Sunday, February 25, 2007

Summer Celebration

Last night, we sang with a massed choir as part of the Starlight Symphony event, an evening of outdoor entertainment for an estimated crowd of 200,000, presenting a complete spectrum of music from opera/classical to New Zealand Idol pop music and lounge lizard schmaltz.

Our massed choir of about 400 members began rehearsals for the concert just a week ago. Our conductor had to try to keep 400 people together, which is not an easy task ... but not nearly as hard as keeping 400 people together WITH the orchestra. However, under the able management of the gifted and ever-patient John Rosser, we all pulled together and presented a very respectable concert. John was dressed in a glitzy new waistcoat that his septuagenarian mother sewed for him (as she does every year). He also wore white gloves so we could see his hands better in the dark, which he donned ominously, shoving each finger tightly into the fabric as if he was getting ready to commit a heinous crime and didn't want to leave any fingerprints. Fortunately, the white gloves also made him look a bit like Mickey Mouse which reversed the sinister factor considerably. The choir was seated in the bleachers in front of the Cricket Pavilion while the orchestra was on the stage behind us, along with the hosts and soloists. The only problem with our seats was that they were hard, wooden, backless bleachers. I had heeded the warning to bring a cushion along, but Curt assured me he wouldn't need one. Ha. Guess who wanted MY cushion for the 2nd half when his butt started to go numb.

The crowd had set up folding camp chairs and laid out picnic blankets on the grass, stretching across the Auckland Domain for several hundred metres. As darkness came, children activated their green and blue glow-in-the-dark candles, swaying them to the music as you might see at a rock concert. It was a well-mannered, multi-cultural, multi-generational crowd.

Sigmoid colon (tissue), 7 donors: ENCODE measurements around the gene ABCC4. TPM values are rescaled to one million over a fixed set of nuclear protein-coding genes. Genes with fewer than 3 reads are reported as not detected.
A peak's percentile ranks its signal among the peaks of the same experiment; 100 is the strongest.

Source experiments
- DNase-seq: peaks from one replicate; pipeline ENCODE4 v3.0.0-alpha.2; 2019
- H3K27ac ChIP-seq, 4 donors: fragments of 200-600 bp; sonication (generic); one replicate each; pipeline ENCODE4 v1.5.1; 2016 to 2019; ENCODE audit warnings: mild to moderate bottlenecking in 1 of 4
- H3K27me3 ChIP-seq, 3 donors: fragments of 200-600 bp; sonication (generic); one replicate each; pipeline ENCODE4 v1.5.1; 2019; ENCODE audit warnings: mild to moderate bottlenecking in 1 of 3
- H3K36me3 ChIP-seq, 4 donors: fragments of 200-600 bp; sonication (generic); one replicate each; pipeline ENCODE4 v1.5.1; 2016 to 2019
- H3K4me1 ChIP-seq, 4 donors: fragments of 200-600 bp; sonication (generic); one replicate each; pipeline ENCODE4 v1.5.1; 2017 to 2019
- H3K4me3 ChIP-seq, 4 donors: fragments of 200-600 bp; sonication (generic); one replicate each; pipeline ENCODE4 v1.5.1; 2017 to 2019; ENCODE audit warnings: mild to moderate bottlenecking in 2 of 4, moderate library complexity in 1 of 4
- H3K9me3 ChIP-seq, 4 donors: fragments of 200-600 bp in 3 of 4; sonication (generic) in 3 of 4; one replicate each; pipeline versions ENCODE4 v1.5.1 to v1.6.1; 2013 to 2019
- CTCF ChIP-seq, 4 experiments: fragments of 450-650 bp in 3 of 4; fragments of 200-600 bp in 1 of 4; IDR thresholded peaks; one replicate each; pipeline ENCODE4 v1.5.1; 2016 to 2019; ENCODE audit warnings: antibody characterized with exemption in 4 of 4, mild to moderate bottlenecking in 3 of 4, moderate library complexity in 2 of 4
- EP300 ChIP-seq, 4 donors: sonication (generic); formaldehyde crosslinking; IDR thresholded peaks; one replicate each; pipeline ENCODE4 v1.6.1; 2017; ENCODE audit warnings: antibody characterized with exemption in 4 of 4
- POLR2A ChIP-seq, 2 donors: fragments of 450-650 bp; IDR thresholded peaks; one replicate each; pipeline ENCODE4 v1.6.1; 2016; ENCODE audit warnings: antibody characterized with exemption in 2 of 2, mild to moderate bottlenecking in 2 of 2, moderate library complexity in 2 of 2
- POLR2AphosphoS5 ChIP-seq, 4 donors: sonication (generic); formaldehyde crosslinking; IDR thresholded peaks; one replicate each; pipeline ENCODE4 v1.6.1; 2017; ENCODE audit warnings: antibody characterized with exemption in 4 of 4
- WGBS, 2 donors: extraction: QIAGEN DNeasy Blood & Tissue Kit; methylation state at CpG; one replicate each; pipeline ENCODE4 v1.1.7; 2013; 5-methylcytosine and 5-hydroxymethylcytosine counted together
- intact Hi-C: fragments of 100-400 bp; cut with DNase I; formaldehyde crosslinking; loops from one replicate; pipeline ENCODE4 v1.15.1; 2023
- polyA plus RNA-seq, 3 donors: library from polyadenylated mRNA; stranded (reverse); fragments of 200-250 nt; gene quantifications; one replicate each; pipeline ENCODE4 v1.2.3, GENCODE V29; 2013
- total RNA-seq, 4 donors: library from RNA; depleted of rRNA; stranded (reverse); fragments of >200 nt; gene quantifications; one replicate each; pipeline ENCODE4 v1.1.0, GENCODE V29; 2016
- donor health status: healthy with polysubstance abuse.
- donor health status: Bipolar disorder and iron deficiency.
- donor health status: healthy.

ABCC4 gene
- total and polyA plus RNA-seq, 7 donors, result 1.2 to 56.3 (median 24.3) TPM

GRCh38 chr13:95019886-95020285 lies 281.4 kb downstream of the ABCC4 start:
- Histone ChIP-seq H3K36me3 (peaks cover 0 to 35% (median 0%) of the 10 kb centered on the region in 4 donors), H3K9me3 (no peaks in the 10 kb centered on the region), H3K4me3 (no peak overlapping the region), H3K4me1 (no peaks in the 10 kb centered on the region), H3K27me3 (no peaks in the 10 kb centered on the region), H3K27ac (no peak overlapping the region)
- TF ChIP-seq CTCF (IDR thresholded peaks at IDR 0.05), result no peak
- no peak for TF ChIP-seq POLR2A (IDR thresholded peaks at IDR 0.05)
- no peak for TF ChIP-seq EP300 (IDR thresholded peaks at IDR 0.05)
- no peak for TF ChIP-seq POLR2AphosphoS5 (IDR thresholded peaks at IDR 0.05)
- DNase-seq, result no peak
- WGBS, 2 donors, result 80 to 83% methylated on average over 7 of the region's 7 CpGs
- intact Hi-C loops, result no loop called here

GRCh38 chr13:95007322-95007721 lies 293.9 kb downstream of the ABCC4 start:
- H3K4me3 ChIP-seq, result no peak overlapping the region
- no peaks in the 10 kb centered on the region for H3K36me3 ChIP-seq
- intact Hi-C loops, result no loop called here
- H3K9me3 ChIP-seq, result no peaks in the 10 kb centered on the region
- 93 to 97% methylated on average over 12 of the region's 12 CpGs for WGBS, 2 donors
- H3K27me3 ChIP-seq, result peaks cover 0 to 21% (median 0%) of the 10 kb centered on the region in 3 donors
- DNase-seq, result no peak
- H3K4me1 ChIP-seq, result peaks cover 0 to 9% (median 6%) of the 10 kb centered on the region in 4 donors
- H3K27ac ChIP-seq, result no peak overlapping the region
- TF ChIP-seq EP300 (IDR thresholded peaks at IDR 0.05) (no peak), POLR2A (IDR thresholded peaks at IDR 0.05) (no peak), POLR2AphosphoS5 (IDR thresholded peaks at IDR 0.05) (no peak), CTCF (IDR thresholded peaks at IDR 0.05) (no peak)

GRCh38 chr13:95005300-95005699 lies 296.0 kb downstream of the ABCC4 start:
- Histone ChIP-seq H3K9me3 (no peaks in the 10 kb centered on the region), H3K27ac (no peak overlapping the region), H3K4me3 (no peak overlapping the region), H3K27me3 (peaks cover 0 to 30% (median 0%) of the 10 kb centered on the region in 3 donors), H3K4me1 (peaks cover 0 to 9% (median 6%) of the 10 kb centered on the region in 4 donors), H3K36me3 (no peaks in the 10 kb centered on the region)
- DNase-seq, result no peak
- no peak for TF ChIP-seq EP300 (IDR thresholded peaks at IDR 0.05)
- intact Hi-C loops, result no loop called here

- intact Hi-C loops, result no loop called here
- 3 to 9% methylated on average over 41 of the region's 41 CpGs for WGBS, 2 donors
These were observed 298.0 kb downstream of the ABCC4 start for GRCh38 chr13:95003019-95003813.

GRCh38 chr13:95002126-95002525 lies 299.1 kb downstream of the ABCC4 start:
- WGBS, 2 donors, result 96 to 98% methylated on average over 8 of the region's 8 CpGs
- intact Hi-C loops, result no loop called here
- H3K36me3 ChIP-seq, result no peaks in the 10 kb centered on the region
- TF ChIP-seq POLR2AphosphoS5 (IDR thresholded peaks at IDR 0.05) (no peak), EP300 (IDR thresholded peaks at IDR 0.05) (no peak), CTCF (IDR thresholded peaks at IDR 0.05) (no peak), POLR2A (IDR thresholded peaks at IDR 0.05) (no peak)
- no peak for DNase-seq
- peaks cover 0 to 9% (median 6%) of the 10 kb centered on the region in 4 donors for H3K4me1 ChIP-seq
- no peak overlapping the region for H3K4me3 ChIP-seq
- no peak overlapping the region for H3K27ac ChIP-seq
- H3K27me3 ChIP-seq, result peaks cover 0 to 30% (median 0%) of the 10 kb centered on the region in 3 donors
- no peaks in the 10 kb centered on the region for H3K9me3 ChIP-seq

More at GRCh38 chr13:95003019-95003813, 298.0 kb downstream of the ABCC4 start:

Besides the choir and the orchestra, there were about 6-8 soloists. One of the more curious performers was a soloist who, a few days earlier, had arrived at our choir rehearsal in his flash convertible (parked conveniently but illegally right in front of the venue), with his shirt unbuttoned too far and wearing designer sunglasses. Next, he proceeded to blow kisses to us. Hmmm. The expression on our conductor's face of barely concealed contempt was almost as entertaining to watch as the strutting itself. Then our star opened his mouth and sang. What a voice! He has a lovely, clear tenor voice, a successful singing career in London, and is good looking. So I was incredibly curious as to why he felt he needed to act so cheesy. And that was only the rehearsal! Wait till you hear what he did at the performance: he wore a lizard skin jacket, and during one part of the song, he pulled it off one shoulder as if he was stripping/undressing. There was also, of course, a good deal of hip thrusts and come-hither looks. It really was too much for me. But he sang like Pavarotti so I may have to forgive him most of his sleaze.